1. LOCATION is crucial in location civil or ecclesiastical records.
Be aware of the terminology used such as "ciudad" (city), "municipio" (municipality), "provincia" (province.) Sometimes the capital city of a province and the province carry the same name. For example: the city of Pinar del Rio versus the province of Pinar del Rio. Although Cuba is a small island, you need more information that just the island name to find your ancestor's record. Specificity is very important!
2. There were 6 original provinces in Cuba until 1978. Currently there are 15 provinces with a special municipality (Isla de la Juventud previously known as Isla de Pinos) that does not belong to any province. Find a map of the area you are researching in (with the current province as well as the province in the time period you are researching.)
Civil and Ecclesiastical Records
3. Civil records are often incomplete and very difficult to acquire. The Cuban Civil Registry was not in effect until the 1880's but the differing provinces established this practice at different rates. Use CubaGenWeb's Cuban Addresses and Telephone Numbers for guidance. You will need to click on the current province of interest (on the left menu) and then you will see the civil registries for each municipality within that province. Also visit our Civil Records page
4. For records prior to the 1880's, you need to use Ecclesiastical records. You can acquire Parish records from Cuba by writing directly to the ancestral parish. Records have been centralized in the corresponding province Archdioceses. CubaGenWeb has a directory of parishes and their contact information on their Cuban Addresses and Telephone Numbers page. You can also Google the name of the parish and location to get contact information. Please be aware that not all parishes have a full-time priest or the resources needed to provide services.
5. Visit our database of Church Records (organized by province - see left menu)
7. When you examine the documents take advantage of the fact that Cuban church records are patterned on the Spanish model and often will mention not only the parents but the grandparents as well. Often these records include information as to where each of the ancestors was born, whether and where they were living at the time of the event, and sometimes even their occupation.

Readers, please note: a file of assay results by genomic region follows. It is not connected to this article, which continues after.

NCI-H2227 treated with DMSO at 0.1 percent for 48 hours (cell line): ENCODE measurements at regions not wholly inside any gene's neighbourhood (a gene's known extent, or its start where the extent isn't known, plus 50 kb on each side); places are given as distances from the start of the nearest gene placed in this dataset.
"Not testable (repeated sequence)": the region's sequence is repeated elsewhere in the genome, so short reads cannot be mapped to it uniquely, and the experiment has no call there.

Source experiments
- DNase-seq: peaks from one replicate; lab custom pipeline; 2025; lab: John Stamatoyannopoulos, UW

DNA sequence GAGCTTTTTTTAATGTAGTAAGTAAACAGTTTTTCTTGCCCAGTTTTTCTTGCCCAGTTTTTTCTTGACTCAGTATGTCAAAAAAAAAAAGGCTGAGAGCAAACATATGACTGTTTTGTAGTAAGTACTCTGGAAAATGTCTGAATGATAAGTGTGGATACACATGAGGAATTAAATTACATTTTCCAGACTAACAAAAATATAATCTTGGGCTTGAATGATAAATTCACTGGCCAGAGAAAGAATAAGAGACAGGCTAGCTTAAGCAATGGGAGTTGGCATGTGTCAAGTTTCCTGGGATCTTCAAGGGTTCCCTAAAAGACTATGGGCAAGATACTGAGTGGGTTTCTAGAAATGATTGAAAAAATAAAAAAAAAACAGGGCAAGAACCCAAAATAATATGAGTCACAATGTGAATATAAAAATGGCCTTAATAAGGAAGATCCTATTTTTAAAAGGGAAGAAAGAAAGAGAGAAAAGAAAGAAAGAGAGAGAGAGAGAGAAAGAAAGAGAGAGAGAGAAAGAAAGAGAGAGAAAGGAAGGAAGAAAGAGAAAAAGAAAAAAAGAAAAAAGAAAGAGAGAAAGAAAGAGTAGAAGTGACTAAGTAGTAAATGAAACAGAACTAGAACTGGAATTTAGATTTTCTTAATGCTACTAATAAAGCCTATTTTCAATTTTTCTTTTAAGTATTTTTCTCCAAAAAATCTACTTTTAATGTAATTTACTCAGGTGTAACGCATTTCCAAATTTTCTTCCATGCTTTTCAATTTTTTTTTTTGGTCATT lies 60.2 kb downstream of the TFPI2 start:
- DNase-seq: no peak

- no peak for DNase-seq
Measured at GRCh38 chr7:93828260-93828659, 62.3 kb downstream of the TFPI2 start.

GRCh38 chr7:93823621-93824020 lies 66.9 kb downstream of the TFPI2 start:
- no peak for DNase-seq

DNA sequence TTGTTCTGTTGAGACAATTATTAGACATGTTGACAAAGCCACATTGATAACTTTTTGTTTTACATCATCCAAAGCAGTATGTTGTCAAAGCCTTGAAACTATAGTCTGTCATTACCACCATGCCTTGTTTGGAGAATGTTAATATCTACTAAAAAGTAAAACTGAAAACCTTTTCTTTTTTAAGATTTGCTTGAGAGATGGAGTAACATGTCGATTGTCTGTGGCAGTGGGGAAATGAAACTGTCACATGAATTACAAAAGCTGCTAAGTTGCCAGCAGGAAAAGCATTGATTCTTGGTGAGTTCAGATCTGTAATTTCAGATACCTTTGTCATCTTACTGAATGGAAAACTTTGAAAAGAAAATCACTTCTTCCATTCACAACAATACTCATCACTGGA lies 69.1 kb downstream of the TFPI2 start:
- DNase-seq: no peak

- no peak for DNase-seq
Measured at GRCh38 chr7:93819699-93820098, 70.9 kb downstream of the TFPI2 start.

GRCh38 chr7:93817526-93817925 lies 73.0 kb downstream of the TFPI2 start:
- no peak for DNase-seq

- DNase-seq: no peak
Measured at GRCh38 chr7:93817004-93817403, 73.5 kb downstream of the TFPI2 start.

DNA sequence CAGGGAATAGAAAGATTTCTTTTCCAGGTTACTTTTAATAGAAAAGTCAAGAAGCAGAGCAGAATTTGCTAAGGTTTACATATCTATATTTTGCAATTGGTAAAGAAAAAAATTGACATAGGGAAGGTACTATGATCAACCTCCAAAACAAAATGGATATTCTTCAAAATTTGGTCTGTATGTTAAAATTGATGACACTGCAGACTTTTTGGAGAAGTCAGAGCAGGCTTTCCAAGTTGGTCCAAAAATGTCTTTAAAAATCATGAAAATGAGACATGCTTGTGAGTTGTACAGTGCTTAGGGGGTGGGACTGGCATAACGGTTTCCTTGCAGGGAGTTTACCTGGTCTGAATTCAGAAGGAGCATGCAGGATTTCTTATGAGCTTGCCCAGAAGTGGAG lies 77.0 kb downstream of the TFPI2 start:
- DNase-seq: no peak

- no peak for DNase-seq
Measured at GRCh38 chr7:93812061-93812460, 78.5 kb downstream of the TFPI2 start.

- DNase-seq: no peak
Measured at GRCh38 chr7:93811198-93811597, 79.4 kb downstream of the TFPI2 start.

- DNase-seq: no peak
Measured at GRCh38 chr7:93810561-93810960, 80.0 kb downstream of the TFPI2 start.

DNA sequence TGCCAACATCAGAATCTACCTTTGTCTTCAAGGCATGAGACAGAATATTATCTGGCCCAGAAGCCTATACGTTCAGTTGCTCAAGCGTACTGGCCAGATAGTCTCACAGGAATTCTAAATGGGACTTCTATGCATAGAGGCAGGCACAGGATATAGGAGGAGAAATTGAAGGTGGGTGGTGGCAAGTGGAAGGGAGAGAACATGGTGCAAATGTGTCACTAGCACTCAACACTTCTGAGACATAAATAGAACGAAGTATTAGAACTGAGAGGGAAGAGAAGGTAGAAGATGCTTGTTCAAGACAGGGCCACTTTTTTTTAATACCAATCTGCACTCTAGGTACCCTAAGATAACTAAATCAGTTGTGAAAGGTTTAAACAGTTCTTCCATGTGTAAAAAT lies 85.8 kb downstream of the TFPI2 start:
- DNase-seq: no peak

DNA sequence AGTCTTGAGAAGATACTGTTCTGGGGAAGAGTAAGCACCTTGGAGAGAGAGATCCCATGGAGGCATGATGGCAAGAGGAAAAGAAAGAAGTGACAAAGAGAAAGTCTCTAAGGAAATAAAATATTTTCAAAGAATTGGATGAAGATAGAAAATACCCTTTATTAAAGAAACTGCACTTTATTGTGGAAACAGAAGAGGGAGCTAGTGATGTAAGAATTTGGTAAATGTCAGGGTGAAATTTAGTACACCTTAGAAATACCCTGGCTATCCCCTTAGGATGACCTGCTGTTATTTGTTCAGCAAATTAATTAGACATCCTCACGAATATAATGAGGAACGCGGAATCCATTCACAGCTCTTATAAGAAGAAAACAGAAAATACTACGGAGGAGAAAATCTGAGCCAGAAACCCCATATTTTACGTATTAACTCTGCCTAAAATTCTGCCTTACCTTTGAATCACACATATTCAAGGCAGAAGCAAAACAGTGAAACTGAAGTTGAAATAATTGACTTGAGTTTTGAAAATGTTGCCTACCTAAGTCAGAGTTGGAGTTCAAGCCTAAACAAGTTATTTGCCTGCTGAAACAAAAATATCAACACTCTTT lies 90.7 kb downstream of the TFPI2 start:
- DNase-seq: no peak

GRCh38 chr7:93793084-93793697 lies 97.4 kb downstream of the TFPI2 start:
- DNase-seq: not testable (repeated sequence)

1. Colonial censuses were conducted by the Spanish government in 1774, 1791, 1817, 1827, 1841, 1877 and 1887. It is difficult to ascertain where these are now.
2. Censuses were taken under American administration in 1899 and 1907 but they are statistical in nature - no names.
4.Censuses conducted by the Republic of Cuba in 191, 1931, 1943, 1953, 1970, 1981 and 1987 are kept by the national repository (Centro de Informacion Cientifico-tecnica) and unavailable for access. These censuses did include personal information such as age, sex, occupation, illegitimate children, etc.
5. Other records which generated some "census-like" information were "Padrones" and "Matriculas." A Padron was a register or list of taxpayers of a given location. The Catholic church often took "padrones" of its members. A Matricula is a register of anything (and not just people.) Visit our Census/Countings Page for our collection of Padrones and Matriculas.
1. "Diario de la Marina" was a newspaper published in Cuba, founded in 1832. "Diario de la Marina" was Cuba’s longest-running newspaper and the one with the highest circulation. Its roots go back to 1813. To see more information, visit our Newspapers page.
1. There were 3 major conflicts towards Cuban independence: Ten Years War (1868 - 1878), Little War (1879 - 1880) and War of Independence of Cuba (1895 - 1898.)